I understand the public's fascination with the story. It's just too close for me. I just can't see Michael or the Club Kids as genius.
Now that sounds like a movie girl!!!
Well, you are obviously on some sort of path. Good luck.
I mean it wasn't all bad. Most of those kids are now working on Wall Street (underneath the clownface make-up I always saw them as "future investment bankers of America). That experience was the closest thing to an edge they will ever have. That's good and I hope they will always take that with them.
(Those kids did have some amazing looks! I'll give them that.)
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Hey Miss Bridgette Bad
You sound so interesting, after reading your last post I felt it was my obligation to inform you that there is actually a growing, eclectic group of new, colourful, nightclub personalities running around the clubs, it may be pretty different from the stars of the 80's/90's scene but don't despair,

we do exist


[This message was edited by Andro Genetic on 01-22-03 at 12:39 AM.]
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Wow it's such a relief to know that Angel, the 3000 WTC victims, all the millions stricken with AIDS and starvation in Africa, all of the abused children of the world, and the 6 million killed in the Holocaust, all did something wrong in a past life to deserve their predestined fate. I used to feel bad about it. No sense in trying to change things.
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I've never really understood how someone can watch "Party Monster" or have seen any of the other shows done about the murder and walk away thinking that Michael Alig is worthy of idolization or going to the extent of even almost worshiping him...

I mean at the end of the documentary, James St. James even says that he's awful and has always been awful.

Your dream sequences sound like how Nina Hagen speaks about her spirit inspiration Babaji. It kinda freaked me out when I read it.

I don't mean to sound rude, but both Johnny and Miss Understood both VERY diplomatically stated that you were a bit misguided and caught up in the flash of how that scene is now portrayed.

You, then instead of listening to people who were actually there, basically defended a killer by sighting karma. This is really only a good argument if you are a very good lawyer who happened to find out your entire jury are devout followers of Kali, and it was time for her to eat again.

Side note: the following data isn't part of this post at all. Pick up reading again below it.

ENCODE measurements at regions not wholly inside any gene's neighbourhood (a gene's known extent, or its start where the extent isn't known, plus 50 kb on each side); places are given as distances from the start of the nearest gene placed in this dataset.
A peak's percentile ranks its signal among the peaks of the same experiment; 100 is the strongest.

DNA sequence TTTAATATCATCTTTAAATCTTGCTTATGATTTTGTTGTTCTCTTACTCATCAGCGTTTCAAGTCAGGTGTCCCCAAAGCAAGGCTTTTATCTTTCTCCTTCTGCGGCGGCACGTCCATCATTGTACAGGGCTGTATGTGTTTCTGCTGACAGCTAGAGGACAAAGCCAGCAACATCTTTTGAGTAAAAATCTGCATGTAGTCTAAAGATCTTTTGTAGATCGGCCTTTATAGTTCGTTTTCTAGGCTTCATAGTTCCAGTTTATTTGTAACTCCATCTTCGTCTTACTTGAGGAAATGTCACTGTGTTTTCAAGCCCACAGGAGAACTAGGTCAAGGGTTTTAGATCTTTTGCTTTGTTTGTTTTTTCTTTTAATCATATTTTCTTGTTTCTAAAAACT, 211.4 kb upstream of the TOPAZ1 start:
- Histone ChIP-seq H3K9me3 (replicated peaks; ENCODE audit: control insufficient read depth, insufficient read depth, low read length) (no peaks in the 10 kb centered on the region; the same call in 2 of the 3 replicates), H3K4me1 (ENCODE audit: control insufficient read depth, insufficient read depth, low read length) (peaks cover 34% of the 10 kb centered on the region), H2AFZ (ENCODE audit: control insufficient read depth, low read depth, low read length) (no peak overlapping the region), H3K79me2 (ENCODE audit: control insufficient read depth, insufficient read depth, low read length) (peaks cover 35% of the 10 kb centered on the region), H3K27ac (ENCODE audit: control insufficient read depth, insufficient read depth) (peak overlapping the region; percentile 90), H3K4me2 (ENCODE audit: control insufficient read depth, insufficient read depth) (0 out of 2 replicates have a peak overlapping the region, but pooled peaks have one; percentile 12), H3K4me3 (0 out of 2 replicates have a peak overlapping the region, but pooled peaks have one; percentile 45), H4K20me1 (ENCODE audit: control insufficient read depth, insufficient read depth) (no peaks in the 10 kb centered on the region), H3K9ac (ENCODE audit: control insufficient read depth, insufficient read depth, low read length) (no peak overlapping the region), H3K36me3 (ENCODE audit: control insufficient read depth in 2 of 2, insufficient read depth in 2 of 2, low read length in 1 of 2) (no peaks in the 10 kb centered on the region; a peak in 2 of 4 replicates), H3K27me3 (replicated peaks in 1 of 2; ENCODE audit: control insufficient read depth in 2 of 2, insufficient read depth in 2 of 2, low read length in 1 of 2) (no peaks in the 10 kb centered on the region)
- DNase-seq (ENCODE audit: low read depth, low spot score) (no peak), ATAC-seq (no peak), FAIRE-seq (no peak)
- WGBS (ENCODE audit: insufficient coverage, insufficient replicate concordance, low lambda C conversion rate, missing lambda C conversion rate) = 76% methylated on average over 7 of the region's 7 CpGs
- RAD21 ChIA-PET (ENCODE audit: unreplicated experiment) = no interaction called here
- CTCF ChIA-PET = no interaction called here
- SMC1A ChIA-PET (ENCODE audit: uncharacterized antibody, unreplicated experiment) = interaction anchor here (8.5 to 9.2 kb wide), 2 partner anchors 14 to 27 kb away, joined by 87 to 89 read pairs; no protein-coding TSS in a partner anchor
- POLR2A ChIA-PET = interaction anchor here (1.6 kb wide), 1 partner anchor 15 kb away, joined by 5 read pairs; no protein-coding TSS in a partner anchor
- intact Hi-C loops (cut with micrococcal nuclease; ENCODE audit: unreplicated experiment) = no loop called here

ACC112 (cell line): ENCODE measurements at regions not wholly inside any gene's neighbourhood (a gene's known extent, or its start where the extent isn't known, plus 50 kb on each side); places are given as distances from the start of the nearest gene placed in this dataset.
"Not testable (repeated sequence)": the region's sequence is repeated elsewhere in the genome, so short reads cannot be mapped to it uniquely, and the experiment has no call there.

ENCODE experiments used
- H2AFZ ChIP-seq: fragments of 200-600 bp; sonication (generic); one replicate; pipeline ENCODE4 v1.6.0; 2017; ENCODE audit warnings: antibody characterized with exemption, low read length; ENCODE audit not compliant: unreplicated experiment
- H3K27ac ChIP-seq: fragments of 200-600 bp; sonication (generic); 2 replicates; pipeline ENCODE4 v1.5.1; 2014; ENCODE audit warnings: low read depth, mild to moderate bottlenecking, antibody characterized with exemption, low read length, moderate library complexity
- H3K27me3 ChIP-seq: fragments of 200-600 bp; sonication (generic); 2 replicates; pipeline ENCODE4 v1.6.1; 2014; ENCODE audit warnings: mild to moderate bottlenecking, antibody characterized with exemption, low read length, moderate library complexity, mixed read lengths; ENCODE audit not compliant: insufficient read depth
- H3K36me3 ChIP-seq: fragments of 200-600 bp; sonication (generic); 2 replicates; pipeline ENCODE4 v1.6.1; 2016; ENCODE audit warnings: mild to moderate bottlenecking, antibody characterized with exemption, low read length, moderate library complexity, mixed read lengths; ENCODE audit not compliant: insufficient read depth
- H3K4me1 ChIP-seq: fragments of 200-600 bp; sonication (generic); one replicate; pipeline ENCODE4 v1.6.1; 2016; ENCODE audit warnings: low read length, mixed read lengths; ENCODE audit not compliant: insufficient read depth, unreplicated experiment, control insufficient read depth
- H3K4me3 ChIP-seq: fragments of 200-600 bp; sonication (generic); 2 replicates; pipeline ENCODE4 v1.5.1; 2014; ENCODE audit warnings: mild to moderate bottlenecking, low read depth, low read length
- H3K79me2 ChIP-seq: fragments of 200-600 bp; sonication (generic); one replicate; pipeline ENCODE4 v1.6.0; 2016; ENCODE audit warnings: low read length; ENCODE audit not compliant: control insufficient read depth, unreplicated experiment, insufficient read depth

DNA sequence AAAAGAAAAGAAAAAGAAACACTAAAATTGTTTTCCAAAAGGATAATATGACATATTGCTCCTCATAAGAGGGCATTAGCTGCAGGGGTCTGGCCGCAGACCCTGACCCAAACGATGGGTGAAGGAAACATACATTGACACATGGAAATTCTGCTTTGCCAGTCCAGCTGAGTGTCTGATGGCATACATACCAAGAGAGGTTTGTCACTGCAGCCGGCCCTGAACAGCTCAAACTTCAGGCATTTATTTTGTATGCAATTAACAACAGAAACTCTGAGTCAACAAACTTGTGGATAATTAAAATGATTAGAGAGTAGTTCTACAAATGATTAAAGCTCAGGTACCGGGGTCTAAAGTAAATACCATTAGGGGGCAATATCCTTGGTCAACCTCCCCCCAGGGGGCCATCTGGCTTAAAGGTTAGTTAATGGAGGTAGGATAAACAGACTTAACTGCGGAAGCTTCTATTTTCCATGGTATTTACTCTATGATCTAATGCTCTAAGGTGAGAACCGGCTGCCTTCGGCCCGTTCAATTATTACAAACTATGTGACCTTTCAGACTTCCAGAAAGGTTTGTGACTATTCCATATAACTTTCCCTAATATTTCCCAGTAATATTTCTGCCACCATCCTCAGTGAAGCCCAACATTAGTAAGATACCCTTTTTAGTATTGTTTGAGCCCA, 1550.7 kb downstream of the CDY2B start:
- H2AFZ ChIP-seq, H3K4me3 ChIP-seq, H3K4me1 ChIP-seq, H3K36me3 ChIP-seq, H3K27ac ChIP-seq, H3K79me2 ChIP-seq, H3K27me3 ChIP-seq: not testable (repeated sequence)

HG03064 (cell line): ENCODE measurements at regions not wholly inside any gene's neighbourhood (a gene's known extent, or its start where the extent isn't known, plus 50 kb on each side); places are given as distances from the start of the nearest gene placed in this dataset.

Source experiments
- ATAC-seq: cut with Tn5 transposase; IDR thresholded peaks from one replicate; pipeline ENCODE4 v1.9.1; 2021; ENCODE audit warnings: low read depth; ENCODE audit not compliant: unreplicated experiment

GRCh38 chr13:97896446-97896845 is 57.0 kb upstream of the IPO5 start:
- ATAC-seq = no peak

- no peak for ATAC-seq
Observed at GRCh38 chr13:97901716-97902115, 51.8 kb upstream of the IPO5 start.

The reason that you are being misunderstood is that you have not formed a clear and guided opinion based on facts. This is not a good idea in an online community where people actually knew the people that you've seen movies about, or written to a few times.

We weren't there,so we won't condemn or praise Michael Alig. We don't know him, and we don't know the whole story. So, anything we say is uninformed. We've found it's a very safe road to take, because no one is going to FORCE you to have an opinion about Alig. If, however you choose to defend him, people who knew him, and/or Angel are going to force you to back up your opinion.

There are some AMAZING club legends on these boards, and most of them haven't killed anyone.
(No,watching the occasional snuff film doesn't count.)

Watch, listen and learn from them. You won't believe how connected you will be in a very short time.

Recently I started reading a book called "Clubland: the Fabulous Rise & Murderous Fall of Club Culture" by Frank Owen, a freelance writer. The book goes into a lot about the Michael Alig/Angel murder case and the events leading up to it, but also gives extensive profiles of Peter Gatien himself as well as two other club impresarios, "Lord" Michael Caruso and South Beach club king Chris Paciello. Caruso and Paciello were both street thugs/gangsters who basically rose to the top as drug dealers. Very nasty people. Most of the stuff about Alig I already knew, but to the author's credit he goes into detail about the colorful scene at Disco 2000 (Kenny Kenny and Steve Lewis are both quoted extensively) in the years prior to the murder also. Most fascinating for me thus far is the portrait of Gatien.

It was annoying for me at first that so many other great things about NYC's club culture going on during that time are completely ignored/never mentioned (like the East Village pyramid scene that inspired the club kids), but as a writer I understand the need to focus your work and have a clear idea. Like Miss Understood I was a fan of the visuals and some of the music, not the whole drug thing. But the book might shed a lot of light for those who harbor any sort of romantic picture of Alig. Ick.
Folks, I moved these posts from "Poster" to here, the Party Monster Topic. Jonomar, you can always delete your post by clicking on the tiny icon on the right with the pencil. And be sure to click on the "post reply" button on the left, in order to reply, not the "new topic" button. Keep posting!

From jonomar:
I just saw the Party Monster movie poster on the net at

kinda interesting.


[This message was edited by hatches on 07-25-03 at 02:53 PM.]